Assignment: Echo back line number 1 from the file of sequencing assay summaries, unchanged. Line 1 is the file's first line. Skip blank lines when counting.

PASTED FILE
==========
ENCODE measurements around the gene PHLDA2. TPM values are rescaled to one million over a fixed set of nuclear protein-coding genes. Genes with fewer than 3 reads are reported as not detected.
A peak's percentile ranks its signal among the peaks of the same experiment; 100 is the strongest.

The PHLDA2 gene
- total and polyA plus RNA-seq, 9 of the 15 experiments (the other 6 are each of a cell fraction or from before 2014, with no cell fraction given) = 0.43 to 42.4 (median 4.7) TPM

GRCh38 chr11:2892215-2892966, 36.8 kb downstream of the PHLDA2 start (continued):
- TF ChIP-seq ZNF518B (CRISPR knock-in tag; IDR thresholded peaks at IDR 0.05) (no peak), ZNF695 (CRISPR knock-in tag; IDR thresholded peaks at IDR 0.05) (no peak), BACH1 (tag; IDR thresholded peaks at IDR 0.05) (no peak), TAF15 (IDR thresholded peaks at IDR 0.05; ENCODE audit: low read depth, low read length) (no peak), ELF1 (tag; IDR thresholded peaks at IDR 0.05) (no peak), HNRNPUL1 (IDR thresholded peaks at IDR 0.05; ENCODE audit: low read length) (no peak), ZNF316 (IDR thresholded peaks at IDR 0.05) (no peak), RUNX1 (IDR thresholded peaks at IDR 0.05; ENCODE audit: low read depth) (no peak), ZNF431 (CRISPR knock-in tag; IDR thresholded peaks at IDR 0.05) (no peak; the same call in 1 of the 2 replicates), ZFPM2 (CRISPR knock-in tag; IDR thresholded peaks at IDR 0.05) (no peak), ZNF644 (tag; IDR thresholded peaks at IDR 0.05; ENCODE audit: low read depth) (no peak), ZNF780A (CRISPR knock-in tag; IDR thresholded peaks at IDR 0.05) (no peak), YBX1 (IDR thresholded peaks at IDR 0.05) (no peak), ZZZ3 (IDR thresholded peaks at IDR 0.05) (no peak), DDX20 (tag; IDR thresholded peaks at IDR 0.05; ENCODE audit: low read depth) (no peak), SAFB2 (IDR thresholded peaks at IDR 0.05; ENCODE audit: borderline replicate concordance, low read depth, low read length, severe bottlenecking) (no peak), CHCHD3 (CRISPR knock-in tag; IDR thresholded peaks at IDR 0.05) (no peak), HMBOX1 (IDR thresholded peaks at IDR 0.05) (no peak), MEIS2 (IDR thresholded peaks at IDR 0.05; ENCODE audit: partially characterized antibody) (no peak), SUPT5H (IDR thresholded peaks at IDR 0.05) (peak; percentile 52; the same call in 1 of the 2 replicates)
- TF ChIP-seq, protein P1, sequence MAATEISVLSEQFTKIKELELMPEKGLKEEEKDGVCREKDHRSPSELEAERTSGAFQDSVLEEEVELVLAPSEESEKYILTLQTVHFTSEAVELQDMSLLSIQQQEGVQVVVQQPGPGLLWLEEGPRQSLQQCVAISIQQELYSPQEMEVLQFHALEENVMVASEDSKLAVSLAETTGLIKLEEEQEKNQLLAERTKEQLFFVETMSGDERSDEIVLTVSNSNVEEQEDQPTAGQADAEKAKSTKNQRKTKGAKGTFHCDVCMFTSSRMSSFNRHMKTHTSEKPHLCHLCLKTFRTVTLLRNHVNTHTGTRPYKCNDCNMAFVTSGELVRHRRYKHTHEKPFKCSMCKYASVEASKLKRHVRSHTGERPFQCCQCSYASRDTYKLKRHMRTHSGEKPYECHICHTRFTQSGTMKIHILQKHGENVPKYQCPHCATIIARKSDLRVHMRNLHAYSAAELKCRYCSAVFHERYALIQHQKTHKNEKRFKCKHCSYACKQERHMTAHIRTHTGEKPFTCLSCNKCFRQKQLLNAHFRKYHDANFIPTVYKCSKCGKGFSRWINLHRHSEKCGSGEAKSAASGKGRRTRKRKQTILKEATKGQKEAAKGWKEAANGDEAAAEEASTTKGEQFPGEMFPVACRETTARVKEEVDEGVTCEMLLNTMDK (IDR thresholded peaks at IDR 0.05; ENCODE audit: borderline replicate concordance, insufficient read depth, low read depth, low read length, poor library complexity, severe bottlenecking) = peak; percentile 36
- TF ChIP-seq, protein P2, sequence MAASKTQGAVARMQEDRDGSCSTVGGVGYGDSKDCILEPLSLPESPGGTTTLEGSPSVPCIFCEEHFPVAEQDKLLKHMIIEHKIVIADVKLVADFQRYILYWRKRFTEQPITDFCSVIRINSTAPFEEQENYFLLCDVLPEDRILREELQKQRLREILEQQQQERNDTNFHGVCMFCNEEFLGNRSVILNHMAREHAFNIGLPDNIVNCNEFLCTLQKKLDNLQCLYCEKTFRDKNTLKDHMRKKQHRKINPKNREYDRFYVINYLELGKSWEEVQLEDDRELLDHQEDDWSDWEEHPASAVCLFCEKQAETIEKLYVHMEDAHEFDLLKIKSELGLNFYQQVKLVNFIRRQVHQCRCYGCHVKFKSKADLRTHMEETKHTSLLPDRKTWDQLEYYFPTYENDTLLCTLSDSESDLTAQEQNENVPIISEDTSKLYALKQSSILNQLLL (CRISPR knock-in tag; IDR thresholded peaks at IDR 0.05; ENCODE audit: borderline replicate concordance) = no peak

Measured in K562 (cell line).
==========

ENCODE measurements around the gene PHLDA2. TPM values are rescaled to one million over a fixed set of nuclear protein-coding genes. Genes with fewer than 3 reads are reported as not detected.